LONDON (AP) -- A police investigation into the suicide of a 14-year-old British schoolgirl found Tuesday it likely that she -- not online bullies -- had posted abuse about her on social media.
The death of Hannah Smith, who was found hanged in her bedroom in August, drew widespread attention in Britain and sparked a debate about cyber-bullying and children's safety on the Internet. Smith's father had said she killed herself after receiving anonymous bullying messages on a social networking site, and he had called for tighter controls online.
But an inquest into Smith's death heard that although the teenager was bullied at school and at a party five months before her death, there was no evidence she was subjected to cyber bullying in the run-up to her death. Detective Sergeant Wayne Simmons said strong evidence suggested Smith posted the "vile" messages about herself on social media.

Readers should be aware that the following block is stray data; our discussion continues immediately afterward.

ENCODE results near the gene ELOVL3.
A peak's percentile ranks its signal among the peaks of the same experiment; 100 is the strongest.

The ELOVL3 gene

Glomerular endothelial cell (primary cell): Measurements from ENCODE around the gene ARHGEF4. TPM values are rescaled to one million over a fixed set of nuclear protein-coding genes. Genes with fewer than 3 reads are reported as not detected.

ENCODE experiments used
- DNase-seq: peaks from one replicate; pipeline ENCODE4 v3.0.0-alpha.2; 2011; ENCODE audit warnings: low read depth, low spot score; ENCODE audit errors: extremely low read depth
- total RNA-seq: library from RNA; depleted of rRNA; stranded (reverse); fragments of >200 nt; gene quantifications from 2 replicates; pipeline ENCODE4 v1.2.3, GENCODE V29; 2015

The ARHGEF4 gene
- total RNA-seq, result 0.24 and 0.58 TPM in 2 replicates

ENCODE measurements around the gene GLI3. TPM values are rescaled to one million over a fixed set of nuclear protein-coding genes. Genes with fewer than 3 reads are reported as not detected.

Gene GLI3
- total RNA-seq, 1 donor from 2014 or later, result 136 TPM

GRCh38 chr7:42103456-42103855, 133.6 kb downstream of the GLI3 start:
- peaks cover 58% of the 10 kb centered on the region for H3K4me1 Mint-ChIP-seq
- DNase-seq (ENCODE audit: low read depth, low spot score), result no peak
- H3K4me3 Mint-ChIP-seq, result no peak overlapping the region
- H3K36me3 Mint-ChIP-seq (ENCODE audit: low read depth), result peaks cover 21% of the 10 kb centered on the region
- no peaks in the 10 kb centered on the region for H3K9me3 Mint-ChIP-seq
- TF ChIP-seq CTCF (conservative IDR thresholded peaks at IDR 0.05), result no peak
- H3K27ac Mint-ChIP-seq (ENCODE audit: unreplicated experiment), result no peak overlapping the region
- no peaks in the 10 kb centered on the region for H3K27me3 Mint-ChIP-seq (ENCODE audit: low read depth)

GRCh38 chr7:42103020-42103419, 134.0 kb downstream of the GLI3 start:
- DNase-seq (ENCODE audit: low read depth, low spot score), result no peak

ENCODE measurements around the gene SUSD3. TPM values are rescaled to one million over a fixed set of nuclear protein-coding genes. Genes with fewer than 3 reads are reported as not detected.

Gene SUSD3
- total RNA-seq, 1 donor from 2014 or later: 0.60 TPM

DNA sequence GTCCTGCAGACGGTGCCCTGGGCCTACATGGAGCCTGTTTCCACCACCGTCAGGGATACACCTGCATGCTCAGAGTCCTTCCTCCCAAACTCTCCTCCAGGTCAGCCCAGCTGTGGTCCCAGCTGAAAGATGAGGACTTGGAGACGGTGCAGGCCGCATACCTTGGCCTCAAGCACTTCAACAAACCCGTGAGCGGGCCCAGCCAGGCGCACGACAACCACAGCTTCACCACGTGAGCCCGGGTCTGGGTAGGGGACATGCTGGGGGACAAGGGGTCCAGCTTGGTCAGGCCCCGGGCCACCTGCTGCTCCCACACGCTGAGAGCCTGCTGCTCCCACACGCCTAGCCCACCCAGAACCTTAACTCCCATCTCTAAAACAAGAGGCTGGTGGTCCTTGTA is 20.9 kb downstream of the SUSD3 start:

Concluding the inquest, coroner Catherine Mason said that while it was understandable that Smith's family and friends believed the online messages caused her to take her life, investigations showed that the postings likely could not have come from anyone else.
"The evidence I have was that on the balance of probabilities they would all have been at Hannah's own hand. Why she did it, I don't know," she said.
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